Rikshem and EIB sign SEK 1 billion loan for energy efficient housing refurbishment

The SEK 1 billion financing will support the refurbishment to higher energy efficiency standards of social housing from the 1960s and 70s. Intervention include new windows, ventilation systems and low energy lighting, giving a second live to housing built under Swedens miljonprogrammet between 1965-1974.

The European Investment Bank (EIB) has signed a SEK 1 billion (EUR 95 million) loan agreement with Rikshem AB (publ). The Swedish property developer and owner will use the long-term financing facility to renovate housing stock to higher energy efficiency standards. Most of the properties concerned are to be found in Uppsala and Stockholm, with further real estate in cities such as Västerås, Norrköping, Östersund and Helsingborg. The loan structure, with a tenor up to 15 years, will support the company’s strategy by providing flexibility and sustainability to the capital structure. 

Alexander Stubb, vice-president of the EIB, commented: “The standards for energy efficient housing have been redefined in recent times, homes that were built in the 60s and 70s waste a lot of energy so this update is a very smart and necessary thing to do. Rikshem has set itself the goal to become CO2-neutral by 2030 and the EIB is glad that it can support projects with such a long-term vision.”

Technically speaking the financing will cover investments for improved energy efficiency in residential properties. The investments will for example cover new windows and ventilation systems with heat recovery and sensor-driven low energy lighting. In some cases, the thermal insulation of the facades will be improved and elevators renovated.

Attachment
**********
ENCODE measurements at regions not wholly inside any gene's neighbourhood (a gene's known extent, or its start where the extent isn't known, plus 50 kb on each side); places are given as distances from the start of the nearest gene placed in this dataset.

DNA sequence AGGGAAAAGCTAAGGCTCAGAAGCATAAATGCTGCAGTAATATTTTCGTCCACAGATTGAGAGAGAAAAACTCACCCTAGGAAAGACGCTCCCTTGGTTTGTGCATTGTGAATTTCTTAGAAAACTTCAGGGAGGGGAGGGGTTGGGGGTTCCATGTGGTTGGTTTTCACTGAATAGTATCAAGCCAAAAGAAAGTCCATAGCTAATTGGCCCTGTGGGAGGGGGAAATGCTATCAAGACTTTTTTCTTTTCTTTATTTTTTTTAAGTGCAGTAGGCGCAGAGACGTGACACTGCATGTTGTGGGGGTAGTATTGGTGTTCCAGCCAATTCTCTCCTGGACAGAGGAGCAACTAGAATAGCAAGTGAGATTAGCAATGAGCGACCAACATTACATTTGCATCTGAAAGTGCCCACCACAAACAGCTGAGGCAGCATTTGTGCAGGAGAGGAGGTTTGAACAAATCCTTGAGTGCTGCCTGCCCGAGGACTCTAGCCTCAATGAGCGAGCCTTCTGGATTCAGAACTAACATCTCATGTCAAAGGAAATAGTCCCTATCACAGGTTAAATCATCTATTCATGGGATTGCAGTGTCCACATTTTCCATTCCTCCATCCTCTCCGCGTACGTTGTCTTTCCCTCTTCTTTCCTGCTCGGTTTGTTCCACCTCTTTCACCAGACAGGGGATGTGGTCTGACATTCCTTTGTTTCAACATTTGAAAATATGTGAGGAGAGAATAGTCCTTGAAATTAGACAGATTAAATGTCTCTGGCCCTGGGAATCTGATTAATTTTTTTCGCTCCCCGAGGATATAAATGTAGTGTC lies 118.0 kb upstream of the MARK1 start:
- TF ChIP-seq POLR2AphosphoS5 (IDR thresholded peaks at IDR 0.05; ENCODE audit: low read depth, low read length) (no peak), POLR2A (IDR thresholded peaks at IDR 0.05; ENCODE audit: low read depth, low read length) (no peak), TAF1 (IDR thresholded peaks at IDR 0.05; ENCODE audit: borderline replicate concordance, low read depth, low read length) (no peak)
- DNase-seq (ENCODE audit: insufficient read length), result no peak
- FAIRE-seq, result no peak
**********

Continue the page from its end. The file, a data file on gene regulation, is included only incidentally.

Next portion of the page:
“ We are pleased that EIB is supporting us with funding for our investments in energy efficiency. This is an important area for Rikshem and indeed for society at large. said Sophia Mattsson-Linnala, Rikshem’s CEO.

The demand for social infrastructure is expected to rise in Sweden, not only due to demographic reasons, but also because of ongoing urbanisation: Swedish cities are among EU’s fastest growing cities. The project supports national and European targets for energy efficiency and contributes to CO2 emission reduction, thus supporting climate change objectives as well as diversification of energy supply objectives in the EU.

Press contacts: 

EIB: Tim Smit, +352 (0) 691 286423, t.smit@eib.org

Rikshem: Christina Fernström, +46 (0) 72 4024607 Christina.Fernstrom@rikshem.se

Background Information:

The European Investment Bank (EIB) is the long-term lending institution of the European Union, owned by its Member States. It makes long-term finance available for sound investment in order to contribute towards EU policy goals. In 2018 alone, the Bank made available EUR 1.37 bln in loans for Swedish projects in various sectors, including research & development, industry, nearly-zero-energy-buildings and telecommunications.

The EIB is the European Union's bank; the only bank owned by and representing the interests of the European Union Member States. It works closely with other EU institutions to implement EU policy and is the world’s largest multilateral borrower and lender. The EIB provides finance and expertise for sustainable investment projects that contribute to EU policy objectives. More than 90% of its activity is in Europe.

Rikshem is one of Sweden’s largest private property companies. We own, develop and manage residential properties and properties for public use in selected municipalities in Sweden, where we offer safe, pleasant and flexible housing in attractive locations. Rikshem aims to be a long-term partner for municipalities and is owned by the Fourth Swedish National Pension Fund and AMF Pensionsförsäkring AB. Read more at rikshem.se. 

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